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November 15, 2018 – While a recent survey says that 94 percent of Americans support recycling and 74 percent say it should be a priority, the national average recycling rate is only 34.7 percent. Almost two-thirds of our waste ends up in landfills, incinerators, or as litter blighting the environment, often because recycling is prohibitively difficult for people with the best of intentions. Some states, however, are more recycling-friendly than others. On America Recycles Day, U.S. PIRG Education Fund and several of its state affiliates are releasing reports detailing recycling efforts at the local level.
“The recycling landscape is changing quickly and revealing some serious problems with our waste management. Our report shows which cities and counties are doing a great job of responding to those changes and setting great examples for the rest of the country to follow,” said Alex Truelove, zero waste director for U.S. PIRG Education Fund.
Some of the factors that inhibit effective recycling include:
The China effect
China has effectively stopped accepting refuse from the United States. With no one else willing to buy our recyclables, they have been piling up in sorting facilities throughout the U.S. This disruption has increased service costs, decreased revenue, and in some cases led recycling collectors to stop their services. This could be alleviated if state and local governments and private enterprise invest in the type of reprocessing previously provided by China.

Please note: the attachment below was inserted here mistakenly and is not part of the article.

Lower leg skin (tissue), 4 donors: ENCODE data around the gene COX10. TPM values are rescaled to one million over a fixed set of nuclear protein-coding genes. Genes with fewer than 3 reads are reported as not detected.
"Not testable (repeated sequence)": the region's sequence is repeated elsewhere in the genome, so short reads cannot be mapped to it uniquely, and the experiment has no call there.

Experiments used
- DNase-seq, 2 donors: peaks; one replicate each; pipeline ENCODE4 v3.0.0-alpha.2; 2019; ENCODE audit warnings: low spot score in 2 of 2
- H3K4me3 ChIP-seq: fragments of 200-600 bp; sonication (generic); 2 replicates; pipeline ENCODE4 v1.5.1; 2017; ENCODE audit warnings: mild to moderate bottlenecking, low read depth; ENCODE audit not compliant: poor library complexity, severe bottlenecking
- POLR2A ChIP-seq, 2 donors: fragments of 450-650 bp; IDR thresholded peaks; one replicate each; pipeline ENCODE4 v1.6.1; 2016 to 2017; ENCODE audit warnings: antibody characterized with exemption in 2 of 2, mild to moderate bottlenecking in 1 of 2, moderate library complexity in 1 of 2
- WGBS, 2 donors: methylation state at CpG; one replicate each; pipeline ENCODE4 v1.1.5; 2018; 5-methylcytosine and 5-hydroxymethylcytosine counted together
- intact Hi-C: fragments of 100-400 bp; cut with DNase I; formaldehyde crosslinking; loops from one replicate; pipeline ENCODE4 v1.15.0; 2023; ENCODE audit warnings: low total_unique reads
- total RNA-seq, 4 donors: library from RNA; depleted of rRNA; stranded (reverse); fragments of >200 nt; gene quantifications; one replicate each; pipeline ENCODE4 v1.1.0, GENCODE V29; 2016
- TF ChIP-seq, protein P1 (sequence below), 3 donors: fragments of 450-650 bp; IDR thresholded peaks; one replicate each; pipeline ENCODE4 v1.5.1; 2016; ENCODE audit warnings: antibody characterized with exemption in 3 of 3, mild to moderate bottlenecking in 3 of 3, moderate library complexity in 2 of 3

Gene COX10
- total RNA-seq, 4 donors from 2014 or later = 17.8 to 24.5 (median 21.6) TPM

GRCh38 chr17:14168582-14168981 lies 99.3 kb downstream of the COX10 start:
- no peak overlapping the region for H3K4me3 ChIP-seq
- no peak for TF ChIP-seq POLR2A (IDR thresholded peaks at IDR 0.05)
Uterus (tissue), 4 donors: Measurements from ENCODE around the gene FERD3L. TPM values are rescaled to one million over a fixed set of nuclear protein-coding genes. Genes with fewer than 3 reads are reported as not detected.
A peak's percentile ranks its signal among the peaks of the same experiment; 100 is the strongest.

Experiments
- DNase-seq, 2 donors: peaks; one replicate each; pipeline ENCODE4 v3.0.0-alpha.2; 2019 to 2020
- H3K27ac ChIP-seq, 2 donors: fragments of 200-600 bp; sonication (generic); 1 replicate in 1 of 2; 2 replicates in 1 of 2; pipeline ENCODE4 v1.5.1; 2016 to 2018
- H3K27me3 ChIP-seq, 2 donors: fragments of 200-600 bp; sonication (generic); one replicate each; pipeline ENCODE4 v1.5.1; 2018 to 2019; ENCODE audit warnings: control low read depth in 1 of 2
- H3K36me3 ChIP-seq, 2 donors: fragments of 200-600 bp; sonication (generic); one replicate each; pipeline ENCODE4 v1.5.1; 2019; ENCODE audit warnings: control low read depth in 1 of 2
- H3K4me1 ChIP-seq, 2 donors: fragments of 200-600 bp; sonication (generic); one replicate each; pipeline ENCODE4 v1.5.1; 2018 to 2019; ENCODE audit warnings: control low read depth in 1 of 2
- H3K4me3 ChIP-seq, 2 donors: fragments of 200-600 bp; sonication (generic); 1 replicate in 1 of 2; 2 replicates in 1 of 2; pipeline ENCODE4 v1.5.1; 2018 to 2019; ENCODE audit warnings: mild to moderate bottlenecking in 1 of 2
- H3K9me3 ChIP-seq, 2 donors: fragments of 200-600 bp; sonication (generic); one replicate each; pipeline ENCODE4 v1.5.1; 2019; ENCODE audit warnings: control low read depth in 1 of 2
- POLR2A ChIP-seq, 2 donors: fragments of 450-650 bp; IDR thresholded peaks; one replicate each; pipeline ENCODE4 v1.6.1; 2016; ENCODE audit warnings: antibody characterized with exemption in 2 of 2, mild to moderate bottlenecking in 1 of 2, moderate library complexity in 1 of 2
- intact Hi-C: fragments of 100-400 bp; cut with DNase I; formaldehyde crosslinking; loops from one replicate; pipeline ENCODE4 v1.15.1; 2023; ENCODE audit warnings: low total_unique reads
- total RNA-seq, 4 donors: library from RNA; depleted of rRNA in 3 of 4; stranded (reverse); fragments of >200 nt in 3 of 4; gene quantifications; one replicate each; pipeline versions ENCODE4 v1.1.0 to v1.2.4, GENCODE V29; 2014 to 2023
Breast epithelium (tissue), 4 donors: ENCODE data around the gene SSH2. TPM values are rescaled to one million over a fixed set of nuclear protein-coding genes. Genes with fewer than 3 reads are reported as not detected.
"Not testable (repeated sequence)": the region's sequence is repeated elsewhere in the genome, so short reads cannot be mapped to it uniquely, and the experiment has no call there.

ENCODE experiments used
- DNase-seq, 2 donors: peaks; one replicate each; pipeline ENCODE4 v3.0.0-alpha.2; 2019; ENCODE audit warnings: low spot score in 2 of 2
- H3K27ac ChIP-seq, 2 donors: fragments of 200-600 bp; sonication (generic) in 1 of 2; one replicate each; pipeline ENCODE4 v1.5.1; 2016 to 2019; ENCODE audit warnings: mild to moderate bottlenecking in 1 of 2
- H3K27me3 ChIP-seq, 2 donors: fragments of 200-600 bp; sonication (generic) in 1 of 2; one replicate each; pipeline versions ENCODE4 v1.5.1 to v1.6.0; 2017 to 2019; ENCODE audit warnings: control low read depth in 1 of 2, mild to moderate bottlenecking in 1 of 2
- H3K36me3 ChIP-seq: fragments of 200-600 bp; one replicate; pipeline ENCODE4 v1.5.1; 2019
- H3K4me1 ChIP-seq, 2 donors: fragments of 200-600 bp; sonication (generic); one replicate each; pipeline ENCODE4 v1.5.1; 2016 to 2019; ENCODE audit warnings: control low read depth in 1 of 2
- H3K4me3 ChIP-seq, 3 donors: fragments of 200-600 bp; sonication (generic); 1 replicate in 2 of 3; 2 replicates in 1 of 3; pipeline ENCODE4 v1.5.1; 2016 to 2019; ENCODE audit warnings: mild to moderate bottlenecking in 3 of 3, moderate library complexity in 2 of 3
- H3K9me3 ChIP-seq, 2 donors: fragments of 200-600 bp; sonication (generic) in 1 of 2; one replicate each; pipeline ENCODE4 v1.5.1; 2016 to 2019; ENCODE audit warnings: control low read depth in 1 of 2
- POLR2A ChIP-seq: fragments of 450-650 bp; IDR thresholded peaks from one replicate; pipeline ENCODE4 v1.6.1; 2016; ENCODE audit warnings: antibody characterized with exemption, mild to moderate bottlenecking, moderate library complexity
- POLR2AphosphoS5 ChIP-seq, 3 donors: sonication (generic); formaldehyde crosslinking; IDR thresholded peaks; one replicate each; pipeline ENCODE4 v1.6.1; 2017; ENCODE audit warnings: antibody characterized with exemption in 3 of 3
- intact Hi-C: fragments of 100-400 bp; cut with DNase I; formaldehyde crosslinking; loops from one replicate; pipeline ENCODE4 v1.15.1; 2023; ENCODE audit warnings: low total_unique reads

A lack of curbside compost pickup
Most Americans do not have curbside compost, even though more than 30 percent of household waste — including food waste, yard waste and most contaminated paper products — is compostable. Composted organic waste is a nutrient-rich resource for gardens, parks, and open spaces. Composting can also curb greenhouse gas emissions from landfills. Unsurprisingly, cities with municipal compost programs tend to have much higher recycling rates.
The proliferation of single-use plastics
Municipalities throughout the country have introduced and passed ordinances restricting single-use plastic items such as straws, polystyrene foam containers, and plastic bags, all of which can harm the environment and are difficult to recycle. Reducing the use of these items would ease the burden on recyclers and other waste management organizations while encouraging the use of more recyclable and compostable materials.
“Reducing consumption should be our number one priority to achieve a society with zero net waste, but recycling and composting are two important pieces of the puzzle,” said Truelove. “People want to recycle, and we owe it to our kids to make sure they don’t inherit a planet drowning in trash. We know how to improve our recycling infrastructure and we’re seeing some success at the local level. Now, we need to just do it nationwide.”